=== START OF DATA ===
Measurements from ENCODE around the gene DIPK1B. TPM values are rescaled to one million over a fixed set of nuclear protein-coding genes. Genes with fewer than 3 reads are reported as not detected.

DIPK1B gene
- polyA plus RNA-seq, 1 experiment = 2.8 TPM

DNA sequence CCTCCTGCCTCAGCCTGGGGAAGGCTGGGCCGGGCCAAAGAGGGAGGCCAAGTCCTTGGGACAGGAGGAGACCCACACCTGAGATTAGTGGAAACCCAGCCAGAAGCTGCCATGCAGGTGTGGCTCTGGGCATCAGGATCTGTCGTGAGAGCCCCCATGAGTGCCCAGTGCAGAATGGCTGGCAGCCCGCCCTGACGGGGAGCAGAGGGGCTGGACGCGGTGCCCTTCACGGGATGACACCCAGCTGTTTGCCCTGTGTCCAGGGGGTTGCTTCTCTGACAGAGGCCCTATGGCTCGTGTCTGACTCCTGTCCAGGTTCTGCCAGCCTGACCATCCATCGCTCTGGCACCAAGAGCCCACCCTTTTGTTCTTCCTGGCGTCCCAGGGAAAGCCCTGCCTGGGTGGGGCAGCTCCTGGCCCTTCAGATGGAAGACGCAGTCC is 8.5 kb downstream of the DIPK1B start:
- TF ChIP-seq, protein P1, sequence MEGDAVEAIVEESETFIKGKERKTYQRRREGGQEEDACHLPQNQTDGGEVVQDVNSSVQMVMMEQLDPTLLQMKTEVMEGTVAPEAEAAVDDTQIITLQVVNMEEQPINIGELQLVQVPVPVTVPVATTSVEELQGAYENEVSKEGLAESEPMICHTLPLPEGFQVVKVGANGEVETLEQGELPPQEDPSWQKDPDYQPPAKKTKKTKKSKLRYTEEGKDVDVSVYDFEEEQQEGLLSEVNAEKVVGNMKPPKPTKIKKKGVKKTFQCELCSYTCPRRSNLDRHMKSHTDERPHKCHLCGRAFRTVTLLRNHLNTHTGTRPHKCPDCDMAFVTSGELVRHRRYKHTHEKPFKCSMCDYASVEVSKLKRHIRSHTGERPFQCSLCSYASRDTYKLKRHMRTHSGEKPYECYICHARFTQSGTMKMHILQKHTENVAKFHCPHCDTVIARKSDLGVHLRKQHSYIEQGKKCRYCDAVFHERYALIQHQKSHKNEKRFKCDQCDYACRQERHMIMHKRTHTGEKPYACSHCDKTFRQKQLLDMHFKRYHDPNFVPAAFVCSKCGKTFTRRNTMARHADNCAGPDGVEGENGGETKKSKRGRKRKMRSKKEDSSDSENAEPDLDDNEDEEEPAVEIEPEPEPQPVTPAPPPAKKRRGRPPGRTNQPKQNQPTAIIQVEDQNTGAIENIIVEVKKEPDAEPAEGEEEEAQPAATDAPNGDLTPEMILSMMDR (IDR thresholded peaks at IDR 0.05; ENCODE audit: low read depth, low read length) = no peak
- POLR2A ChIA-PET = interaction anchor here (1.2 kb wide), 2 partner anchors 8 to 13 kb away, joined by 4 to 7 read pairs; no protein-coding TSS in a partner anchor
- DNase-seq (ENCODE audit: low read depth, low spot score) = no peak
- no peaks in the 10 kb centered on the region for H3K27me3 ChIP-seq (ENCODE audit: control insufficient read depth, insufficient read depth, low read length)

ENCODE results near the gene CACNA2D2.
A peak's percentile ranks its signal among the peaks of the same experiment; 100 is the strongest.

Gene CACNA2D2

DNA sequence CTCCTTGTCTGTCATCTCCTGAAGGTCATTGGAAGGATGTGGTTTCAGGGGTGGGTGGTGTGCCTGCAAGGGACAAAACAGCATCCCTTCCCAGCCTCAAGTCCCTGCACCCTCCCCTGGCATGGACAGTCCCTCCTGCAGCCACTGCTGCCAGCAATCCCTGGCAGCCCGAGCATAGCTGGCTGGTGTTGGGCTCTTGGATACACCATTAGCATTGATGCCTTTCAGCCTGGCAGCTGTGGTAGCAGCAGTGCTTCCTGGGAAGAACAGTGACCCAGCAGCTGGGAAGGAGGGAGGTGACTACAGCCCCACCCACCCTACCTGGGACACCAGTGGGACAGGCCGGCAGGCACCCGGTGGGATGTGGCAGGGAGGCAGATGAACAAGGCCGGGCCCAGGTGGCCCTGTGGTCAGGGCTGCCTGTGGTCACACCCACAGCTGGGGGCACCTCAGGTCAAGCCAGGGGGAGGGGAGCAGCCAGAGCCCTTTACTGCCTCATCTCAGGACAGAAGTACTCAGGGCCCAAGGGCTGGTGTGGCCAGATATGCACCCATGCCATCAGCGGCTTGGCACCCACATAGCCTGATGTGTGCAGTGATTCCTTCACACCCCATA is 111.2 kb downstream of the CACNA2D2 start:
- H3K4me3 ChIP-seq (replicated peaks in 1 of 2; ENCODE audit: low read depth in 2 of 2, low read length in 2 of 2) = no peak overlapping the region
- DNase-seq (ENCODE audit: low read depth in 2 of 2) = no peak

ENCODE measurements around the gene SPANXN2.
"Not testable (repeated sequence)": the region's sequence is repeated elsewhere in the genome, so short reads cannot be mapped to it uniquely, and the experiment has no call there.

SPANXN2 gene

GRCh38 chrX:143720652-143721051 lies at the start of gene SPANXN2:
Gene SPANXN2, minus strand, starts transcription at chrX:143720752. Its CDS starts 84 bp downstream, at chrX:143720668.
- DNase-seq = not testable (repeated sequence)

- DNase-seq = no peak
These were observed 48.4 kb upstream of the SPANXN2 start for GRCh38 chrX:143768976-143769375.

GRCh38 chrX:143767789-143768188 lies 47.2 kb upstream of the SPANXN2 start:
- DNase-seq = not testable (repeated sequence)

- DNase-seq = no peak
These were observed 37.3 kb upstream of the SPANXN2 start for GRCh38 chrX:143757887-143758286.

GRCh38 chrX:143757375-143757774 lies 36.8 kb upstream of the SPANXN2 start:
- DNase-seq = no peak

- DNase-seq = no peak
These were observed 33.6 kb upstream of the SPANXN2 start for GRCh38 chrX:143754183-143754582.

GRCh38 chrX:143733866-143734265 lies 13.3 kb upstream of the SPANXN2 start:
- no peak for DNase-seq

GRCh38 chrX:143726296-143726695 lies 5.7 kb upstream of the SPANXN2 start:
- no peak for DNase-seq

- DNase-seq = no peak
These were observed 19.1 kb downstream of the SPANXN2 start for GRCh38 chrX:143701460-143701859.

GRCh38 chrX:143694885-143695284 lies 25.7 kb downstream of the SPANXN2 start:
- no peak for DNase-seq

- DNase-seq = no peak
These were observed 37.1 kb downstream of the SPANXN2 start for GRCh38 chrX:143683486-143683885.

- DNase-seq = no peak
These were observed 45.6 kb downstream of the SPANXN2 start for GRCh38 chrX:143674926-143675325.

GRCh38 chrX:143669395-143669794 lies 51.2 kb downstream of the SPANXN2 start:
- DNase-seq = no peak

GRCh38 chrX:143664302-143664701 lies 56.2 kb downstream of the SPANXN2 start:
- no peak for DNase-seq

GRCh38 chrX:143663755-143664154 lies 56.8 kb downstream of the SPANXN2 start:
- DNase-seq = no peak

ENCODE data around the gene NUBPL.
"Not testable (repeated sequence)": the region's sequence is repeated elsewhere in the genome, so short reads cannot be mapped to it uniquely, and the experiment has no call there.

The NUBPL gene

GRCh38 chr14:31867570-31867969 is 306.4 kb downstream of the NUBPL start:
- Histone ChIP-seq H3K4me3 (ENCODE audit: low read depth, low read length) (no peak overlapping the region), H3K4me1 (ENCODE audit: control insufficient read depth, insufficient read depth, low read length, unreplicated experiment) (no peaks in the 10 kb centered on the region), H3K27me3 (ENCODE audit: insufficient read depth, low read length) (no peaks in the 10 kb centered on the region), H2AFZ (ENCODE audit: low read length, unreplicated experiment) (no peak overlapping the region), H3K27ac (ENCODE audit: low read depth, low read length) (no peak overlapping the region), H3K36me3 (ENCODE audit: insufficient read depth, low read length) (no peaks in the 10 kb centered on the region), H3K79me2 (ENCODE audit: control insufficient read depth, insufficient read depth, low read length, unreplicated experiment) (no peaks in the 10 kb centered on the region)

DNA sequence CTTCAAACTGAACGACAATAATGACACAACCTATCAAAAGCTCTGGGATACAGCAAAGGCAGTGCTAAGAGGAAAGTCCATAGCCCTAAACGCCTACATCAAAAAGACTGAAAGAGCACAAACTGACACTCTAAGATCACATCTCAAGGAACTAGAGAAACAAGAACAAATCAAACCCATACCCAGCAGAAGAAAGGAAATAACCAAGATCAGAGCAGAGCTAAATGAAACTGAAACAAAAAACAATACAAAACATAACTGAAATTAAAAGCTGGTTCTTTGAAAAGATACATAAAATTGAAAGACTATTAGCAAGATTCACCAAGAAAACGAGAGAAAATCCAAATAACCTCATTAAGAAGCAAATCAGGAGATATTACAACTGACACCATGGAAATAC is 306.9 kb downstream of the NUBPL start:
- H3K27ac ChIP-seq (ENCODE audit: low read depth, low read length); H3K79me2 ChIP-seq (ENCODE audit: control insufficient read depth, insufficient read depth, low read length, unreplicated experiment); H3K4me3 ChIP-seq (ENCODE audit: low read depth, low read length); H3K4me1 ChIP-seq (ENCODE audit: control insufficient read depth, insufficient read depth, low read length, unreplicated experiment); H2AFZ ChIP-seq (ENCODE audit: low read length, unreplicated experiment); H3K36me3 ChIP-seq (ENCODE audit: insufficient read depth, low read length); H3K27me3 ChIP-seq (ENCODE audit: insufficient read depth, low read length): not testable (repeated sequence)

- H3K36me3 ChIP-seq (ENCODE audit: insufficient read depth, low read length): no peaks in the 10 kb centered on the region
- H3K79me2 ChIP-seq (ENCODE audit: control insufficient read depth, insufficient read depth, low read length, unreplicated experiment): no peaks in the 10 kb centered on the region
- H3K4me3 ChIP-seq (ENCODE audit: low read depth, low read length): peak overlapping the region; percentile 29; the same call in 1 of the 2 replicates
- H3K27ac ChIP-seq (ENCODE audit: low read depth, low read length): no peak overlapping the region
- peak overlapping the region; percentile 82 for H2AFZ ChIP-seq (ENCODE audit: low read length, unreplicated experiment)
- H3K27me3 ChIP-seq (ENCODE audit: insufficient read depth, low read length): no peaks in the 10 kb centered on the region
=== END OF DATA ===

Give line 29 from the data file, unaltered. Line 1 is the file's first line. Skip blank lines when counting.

- DNase-seq = no peak